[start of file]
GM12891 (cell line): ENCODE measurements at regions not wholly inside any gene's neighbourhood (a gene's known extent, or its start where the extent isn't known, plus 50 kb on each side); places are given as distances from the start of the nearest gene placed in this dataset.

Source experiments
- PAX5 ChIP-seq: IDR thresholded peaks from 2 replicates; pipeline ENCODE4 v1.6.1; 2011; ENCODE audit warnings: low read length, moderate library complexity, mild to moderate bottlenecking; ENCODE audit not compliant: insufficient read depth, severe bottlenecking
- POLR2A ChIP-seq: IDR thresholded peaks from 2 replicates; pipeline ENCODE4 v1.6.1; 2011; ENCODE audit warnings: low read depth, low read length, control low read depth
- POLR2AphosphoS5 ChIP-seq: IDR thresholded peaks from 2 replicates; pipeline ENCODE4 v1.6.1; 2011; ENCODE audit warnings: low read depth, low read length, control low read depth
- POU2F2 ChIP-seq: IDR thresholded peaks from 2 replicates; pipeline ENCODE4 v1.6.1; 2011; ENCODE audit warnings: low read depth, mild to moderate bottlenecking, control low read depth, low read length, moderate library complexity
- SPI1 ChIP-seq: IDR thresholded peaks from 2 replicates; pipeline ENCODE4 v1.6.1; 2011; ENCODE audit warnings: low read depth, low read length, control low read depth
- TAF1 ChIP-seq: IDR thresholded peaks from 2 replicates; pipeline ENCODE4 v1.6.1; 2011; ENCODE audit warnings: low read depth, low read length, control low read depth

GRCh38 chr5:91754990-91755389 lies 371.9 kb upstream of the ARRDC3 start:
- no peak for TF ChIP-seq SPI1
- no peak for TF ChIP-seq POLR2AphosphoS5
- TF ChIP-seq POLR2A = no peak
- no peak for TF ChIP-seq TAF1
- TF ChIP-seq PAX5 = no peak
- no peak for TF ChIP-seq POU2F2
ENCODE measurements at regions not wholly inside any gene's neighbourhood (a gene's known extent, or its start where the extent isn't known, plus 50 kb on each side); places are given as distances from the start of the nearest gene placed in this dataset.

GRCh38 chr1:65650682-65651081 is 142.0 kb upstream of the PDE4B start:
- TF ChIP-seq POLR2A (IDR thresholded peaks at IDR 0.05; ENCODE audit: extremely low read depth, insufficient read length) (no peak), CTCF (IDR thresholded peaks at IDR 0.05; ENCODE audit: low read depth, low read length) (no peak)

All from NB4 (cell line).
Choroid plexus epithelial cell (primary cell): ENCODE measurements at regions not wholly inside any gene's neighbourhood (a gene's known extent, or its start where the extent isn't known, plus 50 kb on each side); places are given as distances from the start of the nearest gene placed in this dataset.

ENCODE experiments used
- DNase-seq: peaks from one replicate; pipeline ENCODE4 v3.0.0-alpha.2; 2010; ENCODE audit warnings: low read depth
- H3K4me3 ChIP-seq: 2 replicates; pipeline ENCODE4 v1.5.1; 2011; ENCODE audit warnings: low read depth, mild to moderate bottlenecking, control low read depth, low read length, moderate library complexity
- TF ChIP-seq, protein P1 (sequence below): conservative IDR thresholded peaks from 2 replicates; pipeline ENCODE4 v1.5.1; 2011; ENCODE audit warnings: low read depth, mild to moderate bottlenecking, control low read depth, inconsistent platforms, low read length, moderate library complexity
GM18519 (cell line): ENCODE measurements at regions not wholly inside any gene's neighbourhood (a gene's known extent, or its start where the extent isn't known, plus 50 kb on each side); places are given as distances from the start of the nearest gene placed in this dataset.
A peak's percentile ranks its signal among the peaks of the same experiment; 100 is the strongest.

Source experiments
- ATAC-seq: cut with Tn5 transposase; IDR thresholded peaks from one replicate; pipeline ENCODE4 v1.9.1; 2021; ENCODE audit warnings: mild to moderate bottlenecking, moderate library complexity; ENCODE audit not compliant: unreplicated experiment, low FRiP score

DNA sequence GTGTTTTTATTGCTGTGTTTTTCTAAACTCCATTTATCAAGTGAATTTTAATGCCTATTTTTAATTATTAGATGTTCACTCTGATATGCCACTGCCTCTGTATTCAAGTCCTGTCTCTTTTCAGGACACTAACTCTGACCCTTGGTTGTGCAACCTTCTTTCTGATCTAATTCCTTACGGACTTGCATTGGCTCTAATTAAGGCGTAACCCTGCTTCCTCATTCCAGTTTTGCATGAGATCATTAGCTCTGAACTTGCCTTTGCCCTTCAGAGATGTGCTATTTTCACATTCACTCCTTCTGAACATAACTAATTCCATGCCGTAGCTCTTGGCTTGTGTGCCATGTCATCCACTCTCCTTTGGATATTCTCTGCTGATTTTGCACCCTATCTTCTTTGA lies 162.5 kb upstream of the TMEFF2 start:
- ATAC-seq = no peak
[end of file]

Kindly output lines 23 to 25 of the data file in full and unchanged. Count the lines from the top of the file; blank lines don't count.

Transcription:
- H3K4me3 ChIP-seq: 2 replicates; pipeline ENCODE4 v1.5.1; 2011; ENCODE audit warnings: low read depth, mild to moderate bottlenecking, control low read depth, low read length, moderate library complexity
- TF ChIP-seq, protein P1 (sequence below): conservative IDR thresholded peaks from 2 replicates; pipeline ENCODE4 v1.5.1; 2011; ENCODE audit warnings: low read depth, mild to moderate bottlenecking, control low read depth, inconsistent platforms, low read length, moderate library complexity
GM18519 (cell line): ENCODE measurements at regions not wholly inside any gene's neighbourhood (a gene's known extent, or its start where the extent isn't known, plus 50 kb on each side); places are given as distances from the start of the nearest gene placed in this dataset.